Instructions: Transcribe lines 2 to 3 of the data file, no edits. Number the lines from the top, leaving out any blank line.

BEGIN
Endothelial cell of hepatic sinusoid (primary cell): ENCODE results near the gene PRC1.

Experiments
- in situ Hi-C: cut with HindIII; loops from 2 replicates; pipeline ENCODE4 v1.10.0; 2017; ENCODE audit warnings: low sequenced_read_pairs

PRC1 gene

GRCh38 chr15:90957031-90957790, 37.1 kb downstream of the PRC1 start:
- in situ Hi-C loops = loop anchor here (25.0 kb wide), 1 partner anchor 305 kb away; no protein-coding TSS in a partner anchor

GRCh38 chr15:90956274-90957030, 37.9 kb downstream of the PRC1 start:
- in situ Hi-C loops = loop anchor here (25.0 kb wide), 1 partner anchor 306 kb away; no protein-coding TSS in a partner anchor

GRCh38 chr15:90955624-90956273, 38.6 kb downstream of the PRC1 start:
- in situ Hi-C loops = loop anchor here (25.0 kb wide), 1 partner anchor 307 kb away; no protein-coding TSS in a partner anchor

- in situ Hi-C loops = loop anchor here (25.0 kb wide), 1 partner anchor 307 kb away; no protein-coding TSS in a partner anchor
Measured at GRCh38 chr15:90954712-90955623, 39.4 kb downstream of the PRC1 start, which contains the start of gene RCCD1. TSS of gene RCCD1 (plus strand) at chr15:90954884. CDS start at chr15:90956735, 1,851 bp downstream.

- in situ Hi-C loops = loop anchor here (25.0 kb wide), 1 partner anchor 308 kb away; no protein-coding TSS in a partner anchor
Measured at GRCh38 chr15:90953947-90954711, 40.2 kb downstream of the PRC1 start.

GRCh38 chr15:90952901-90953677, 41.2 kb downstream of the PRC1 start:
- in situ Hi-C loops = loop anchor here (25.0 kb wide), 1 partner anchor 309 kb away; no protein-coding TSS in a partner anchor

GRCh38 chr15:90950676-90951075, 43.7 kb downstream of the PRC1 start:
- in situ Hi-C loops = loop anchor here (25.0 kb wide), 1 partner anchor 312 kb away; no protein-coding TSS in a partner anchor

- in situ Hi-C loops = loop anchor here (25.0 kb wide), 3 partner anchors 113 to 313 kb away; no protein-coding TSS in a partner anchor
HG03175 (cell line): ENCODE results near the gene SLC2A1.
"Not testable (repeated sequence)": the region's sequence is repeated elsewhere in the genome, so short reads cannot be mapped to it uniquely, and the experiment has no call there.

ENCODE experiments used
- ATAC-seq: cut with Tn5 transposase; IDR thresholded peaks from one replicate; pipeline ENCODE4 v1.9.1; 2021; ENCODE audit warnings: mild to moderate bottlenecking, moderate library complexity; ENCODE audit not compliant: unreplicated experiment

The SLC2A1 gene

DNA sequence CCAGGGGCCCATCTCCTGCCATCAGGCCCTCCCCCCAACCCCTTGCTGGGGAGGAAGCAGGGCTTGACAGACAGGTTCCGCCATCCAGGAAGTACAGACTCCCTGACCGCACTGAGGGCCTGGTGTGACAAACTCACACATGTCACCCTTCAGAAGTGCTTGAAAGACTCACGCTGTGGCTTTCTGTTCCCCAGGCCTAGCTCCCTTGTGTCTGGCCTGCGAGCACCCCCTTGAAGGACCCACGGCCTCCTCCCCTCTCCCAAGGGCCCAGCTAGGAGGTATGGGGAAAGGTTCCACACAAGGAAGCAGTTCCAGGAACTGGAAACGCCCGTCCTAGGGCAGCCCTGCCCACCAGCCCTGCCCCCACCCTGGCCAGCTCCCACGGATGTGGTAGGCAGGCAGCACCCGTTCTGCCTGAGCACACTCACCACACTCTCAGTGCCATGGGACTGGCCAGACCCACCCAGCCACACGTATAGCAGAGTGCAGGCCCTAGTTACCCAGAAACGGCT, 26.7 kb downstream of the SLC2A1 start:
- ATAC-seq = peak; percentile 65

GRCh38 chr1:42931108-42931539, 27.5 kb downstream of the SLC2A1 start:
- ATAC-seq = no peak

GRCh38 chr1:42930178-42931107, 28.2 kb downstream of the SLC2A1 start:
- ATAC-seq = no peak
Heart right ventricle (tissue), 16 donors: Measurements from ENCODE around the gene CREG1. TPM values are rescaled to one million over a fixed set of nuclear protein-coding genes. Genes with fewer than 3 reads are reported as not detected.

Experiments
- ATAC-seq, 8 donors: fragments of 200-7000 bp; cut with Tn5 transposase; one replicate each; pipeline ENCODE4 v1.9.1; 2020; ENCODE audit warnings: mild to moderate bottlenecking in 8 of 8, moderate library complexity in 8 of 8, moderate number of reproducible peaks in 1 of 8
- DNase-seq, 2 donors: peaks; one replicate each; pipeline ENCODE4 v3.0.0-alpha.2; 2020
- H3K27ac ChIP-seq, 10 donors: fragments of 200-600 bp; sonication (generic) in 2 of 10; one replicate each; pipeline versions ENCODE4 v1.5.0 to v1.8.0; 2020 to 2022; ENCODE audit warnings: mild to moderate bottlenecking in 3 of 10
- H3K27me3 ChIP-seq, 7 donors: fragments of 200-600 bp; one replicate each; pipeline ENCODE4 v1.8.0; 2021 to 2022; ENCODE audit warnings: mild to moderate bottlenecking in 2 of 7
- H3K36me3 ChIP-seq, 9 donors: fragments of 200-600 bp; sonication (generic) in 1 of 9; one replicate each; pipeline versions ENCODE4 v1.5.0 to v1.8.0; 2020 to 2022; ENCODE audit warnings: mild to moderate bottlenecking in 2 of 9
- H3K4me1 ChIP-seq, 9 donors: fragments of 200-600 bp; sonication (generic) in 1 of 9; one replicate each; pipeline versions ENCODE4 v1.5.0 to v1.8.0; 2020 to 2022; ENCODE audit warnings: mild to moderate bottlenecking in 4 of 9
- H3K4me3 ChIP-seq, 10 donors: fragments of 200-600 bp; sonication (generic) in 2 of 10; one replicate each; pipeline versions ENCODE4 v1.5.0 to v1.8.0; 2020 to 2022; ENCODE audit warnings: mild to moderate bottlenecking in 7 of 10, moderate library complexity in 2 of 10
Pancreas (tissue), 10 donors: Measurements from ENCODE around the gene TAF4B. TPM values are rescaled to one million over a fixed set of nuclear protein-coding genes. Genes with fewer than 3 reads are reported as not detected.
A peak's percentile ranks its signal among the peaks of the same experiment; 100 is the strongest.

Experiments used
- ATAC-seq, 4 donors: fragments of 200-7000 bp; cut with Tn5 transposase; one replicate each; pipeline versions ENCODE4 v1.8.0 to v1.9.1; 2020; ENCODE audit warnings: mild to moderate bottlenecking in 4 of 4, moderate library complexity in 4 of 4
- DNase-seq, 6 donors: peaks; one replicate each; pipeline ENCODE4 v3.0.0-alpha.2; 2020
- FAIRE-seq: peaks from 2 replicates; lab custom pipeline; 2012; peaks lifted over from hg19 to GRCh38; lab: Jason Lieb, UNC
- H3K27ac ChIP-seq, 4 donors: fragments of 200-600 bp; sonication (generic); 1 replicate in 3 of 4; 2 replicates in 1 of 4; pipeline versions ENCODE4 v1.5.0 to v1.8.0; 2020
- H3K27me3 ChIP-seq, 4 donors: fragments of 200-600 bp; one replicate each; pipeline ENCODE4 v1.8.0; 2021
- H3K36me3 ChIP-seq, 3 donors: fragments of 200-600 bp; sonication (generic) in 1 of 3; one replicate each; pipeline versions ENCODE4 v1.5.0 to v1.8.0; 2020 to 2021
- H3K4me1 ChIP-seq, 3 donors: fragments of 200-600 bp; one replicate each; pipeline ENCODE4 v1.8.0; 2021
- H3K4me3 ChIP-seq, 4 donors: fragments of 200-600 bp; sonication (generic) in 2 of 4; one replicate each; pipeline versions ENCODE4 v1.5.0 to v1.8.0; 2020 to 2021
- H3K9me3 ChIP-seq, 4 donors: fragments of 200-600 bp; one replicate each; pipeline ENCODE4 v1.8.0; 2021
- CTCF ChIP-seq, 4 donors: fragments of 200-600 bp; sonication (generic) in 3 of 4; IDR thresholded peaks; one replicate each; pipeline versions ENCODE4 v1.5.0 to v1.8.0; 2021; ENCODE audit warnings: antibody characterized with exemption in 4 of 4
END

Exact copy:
Experiments
- in situ Hi-C: cut with HindIII; loops from 2 replicates; pipeline ENCODE4 v1.10.0; 2017; ENCODE audit warnings: low sequenced_read_pairs